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Goodnight, Texas Paperback


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Product Details

  • Paperback: 304 pages
  • Publisher: Unbridled Books (October 4, 2007)
  • Language: English
  • ISBN-10: 1932961445
  • ISBN-13: 978-1932961447
  • Product Dimensions: 8.9 x 6.1 x 0.8 inches
  • Shipping Weight: 12 ounces (View shipping rates and policies)
  • Average Customer Review: 3.5 out of 5 stars  See all reviews (4 customer reviews)
  • Amazon Best Sellers Rank: #4,097,449 in Books (See Top 100 in Books)

Editorial Reviews

From Publishers Weekly

Goodnight by the Sea, Tex. (not to be confused with Goodnight in the Plains, 600 miles away), is a dying gulf coast town where global warming and international trade have made the once-reliable vocation of shrimping unprofitable. Alligators run amok while the West Nile virus picks off the elderly. When Russian restaurant owner Gusef learns a gigantic and thought-to-be-extinct zebra fish has beached itself nearby (replete with a dead horse in its belly), he dispatches his good-natured juvenile delinquent fry cook Falk to photograph it. As Gusef concocts schemes to capitalize on the dead fish, a hurricane brews in the gulf, portending possible doom for the town. The characters aren't particularly unique, but Cobb manages to breathe tragicomic life into them: Una, Falk's co-worker who wants more than Goodnight has to offer; Falk's adolescent cousin Leesha, who falls for Una's ex-boyfriend, Gabriel, the drunken bad boy turned driver's-ed instructor who in turn has it in for Falk. Though Cobb (The Fire Eaters) sometimes strives too hard for colloquial legitimacy ("nowadays you'd be lucky to catch a gafftop catfish a pound"), he expertly exploits the claustrophobic and incestuous atmosphere of smalltown Texas. (Oct.)
Copyright © Reed Business Information, a division of Reed Elsevier Inc. All rights reserved. --This text refers to an out of print or unavailable edition of this title.

From Booklist

Almost as if out of a dream, an enormous, zebra-striped fish the size of a Volkswagen washes up on the shore of the little fishing town of Goodnight, Texas. Even stranger still, there is a small horse stuck in its giant maw. The locals are intrigued, especially Falk, a teenage expellee who wears his heart decidedly on his shirtsleeve, and Gusef, who wants to stuff and mount the giant fish above his little gumbo-serving cafe. Una, a waitress at the cafe, has had it up to (her very diminutive) here with her alcoholic, quick-to-rage boyfriend, Gabriel, and falls immediately into the willing arms of Falk. As the giant fish finally makes its way onto the top of the cafe, a devastating hurricane threatens the already down-and-out inhabitants of the little town. Cobb, who focuses more on atmospherics than plotting, lets the relationships between his characters swirl and ebb without attempting to assert too much, but in so doing leaves much unresolved. Vivid yet gracefully understated at times, he paints in broad swatches that look great from afar but up close reveal some distinct, though promising, flaws. Ian Chipman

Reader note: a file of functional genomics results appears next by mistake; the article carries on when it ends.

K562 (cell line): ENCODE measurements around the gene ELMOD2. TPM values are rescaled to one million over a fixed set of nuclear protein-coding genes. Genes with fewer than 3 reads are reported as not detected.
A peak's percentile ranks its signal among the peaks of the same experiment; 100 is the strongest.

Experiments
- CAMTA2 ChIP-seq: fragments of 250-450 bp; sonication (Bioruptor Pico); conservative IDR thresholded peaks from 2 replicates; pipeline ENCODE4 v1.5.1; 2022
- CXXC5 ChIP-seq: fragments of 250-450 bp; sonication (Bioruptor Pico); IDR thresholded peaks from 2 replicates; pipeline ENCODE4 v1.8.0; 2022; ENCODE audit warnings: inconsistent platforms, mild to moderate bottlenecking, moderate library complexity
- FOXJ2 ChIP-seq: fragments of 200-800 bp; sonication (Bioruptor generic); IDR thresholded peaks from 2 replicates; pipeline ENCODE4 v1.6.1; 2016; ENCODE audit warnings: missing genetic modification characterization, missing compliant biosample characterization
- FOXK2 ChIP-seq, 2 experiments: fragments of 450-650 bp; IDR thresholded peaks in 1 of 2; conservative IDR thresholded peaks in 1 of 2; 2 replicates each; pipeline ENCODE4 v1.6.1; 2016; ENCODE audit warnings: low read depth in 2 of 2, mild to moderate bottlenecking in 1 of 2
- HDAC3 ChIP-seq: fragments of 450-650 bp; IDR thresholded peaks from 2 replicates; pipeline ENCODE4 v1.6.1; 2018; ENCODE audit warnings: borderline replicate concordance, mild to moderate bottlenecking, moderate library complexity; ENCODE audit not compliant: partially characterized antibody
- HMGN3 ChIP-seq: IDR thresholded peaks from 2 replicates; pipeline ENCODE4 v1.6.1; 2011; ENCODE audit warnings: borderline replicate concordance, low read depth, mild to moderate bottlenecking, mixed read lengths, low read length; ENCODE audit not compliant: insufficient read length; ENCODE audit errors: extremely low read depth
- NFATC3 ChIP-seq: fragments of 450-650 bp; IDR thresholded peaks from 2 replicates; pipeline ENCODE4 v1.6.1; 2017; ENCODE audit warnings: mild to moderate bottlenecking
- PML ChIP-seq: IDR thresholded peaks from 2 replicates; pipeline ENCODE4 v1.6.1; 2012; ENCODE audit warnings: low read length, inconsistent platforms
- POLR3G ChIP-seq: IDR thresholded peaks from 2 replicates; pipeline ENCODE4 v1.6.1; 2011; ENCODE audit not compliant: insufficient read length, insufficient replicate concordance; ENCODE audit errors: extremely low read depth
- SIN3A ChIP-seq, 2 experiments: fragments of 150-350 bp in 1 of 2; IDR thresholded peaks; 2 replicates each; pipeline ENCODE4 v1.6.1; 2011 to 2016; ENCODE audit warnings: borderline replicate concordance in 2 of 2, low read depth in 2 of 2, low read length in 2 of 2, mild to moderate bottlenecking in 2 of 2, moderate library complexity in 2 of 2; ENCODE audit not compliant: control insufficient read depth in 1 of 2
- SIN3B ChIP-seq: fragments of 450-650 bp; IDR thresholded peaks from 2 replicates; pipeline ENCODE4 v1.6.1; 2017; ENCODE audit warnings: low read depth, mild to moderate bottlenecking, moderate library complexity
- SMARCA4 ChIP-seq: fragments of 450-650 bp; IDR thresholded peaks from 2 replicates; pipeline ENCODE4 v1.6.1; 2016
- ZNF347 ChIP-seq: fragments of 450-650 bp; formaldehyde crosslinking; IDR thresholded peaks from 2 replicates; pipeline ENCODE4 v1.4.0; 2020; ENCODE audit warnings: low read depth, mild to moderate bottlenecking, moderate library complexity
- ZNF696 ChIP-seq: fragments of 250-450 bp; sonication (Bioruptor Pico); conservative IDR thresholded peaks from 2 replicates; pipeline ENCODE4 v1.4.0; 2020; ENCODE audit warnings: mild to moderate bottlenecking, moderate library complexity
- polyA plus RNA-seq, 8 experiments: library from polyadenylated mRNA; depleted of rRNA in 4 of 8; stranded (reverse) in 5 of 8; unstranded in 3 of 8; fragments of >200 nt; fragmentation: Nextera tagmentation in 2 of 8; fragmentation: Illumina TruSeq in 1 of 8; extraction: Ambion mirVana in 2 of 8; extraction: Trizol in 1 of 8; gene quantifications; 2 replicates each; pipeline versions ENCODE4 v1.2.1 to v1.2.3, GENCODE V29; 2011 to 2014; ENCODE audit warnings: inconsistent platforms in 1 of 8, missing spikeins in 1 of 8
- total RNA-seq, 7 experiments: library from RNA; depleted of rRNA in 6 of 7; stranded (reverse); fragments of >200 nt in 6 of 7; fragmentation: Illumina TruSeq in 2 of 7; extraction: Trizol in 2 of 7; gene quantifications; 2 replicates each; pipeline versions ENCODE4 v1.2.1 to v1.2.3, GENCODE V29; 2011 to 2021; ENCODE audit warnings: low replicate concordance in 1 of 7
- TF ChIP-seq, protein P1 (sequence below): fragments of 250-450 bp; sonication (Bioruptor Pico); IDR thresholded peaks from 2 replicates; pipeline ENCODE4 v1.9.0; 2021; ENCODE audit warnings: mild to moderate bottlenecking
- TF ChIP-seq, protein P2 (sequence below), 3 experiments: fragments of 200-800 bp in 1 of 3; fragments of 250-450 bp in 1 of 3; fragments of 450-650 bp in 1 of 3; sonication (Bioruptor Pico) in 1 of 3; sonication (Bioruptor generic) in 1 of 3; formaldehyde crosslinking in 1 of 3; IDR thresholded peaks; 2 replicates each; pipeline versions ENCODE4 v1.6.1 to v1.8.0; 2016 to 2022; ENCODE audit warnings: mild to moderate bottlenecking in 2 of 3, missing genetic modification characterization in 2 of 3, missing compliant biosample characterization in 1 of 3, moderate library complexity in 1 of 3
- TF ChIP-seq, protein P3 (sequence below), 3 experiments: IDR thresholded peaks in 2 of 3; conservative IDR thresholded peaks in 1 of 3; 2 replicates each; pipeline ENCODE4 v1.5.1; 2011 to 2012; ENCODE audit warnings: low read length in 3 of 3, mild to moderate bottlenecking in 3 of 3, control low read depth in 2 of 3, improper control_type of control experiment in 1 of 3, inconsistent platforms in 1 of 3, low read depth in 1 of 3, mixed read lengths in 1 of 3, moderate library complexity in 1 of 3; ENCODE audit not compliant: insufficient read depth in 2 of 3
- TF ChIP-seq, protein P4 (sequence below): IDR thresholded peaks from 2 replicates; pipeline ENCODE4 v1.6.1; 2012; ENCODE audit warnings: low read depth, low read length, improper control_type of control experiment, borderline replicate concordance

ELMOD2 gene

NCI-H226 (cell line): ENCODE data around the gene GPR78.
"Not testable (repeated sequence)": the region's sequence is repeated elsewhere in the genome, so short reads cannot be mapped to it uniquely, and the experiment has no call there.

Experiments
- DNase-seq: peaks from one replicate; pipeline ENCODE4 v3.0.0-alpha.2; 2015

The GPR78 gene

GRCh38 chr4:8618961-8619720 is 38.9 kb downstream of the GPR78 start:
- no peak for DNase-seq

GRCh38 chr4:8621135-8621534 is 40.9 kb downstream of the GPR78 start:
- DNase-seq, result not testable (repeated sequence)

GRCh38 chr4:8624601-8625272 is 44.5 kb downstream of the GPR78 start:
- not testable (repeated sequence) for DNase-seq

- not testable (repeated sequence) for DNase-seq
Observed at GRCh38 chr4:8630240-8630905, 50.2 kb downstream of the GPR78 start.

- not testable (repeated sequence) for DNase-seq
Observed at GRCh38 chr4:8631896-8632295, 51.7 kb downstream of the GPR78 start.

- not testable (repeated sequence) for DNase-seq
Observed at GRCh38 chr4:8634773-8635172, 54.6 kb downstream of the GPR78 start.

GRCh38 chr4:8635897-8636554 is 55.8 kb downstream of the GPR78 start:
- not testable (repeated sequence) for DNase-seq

Copyright © American Library Association. All rights reserved --This text refers to an out of print or unavailable edition of this title.

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5 of 6 people found the following review helpful By Harriet Klausner #1 HALL OF FAME on October 6, 2006
Format: Hardcover
The Texas gulf town of Goodnight by the Sea, Texas is dying as the once profitable shrimping industry has tottered towards extinction due to the unfair global market and the destruction of the natural habitat by warmer temperatures. Former shrimper Gabriel Perez teaches driver's-ed and is now girlfriendless as Una Vu, a waitress, dumped him apparently for a fry cook Falk Powell.